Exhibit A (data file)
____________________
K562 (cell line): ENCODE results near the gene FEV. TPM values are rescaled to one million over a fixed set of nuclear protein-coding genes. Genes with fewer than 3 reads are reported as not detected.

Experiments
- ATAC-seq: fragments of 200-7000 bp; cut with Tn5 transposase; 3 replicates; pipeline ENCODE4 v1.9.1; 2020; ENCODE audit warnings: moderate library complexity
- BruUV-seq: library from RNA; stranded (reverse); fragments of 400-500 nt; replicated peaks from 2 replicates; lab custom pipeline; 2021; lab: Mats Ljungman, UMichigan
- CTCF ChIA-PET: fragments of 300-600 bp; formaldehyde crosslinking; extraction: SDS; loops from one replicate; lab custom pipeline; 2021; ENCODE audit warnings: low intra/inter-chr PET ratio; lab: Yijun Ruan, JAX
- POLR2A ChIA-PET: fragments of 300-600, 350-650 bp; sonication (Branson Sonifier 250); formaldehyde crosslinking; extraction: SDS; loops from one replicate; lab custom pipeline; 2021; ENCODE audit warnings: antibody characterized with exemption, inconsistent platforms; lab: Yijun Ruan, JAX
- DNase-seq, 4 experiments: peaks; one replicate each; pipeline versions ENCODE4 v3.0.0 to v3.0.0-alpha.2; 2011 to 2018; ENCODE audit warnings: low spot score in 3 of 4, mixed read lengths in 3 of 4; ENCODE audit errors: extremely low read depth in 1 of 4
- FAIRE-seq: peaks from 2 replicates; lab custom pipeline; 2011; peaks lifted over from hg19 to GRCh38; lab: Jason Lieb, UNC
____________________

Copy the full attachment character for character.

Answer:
K562 (cell line): ENCODE results near the gene FEV. TPM values are rescaled to one million over a fixed set of nuclear protein-coding genes. Genes with fewer than 3 reads are reported as not detected.

Experiments
- ATAC-seq: fragments of 200-7000 bp; cut with Tn5 transposase; 3 replicates; pipeline ENCODE4 v1.9.1; 2020; ENCODE audit warnings: moderate library complexity
- BruUV-seq: library from RNA; stranded (reverse); fragments of 400-500 nt; replicated peaks from 2 replicates; lab custom pipeline; 2021; lab: Mats Ljungman, UMichigan
- CTCF ChIA-PET: fragments of 300-600 bp; formaldehyde crosslinking; extraction: SDS; loops from one replicate; lab custom pipeline; 2021; ENCODE audit warnings: low intra/inter-chr PET ratio; lab: Yijun Ruan, JAX
- POLR2A ChIA-PET: fragments of 300-600, 350-650 bp; sonication (Branson Sonifier 250); formaldehyde crosslinking; extraction: SDS; loops from one replicate; lab custom pipeline; 2021; ENCODE audit warnings: antibody characterized with exemption, inconsistent platforms; lab: Yijun Ruan, JAX
- DNase-seq, 4 experiments: peaks; one replicate each; pipeline versions ENCODE4 v3.0.0 to v3.0.0-alpha.2; 2011 to 2018; ENCODE audit warnings: low spot score in 3 of 4, mixed read lengths in 3 of 4; ENCODE audit errors: extremely low read depth in 1 of 4
- FAIRE-seq: peaks from 2 replicates; lab custom pipeline; 2011; peaks lifted over from hg19 to GRCh38; lab: Jason Lieb, UNC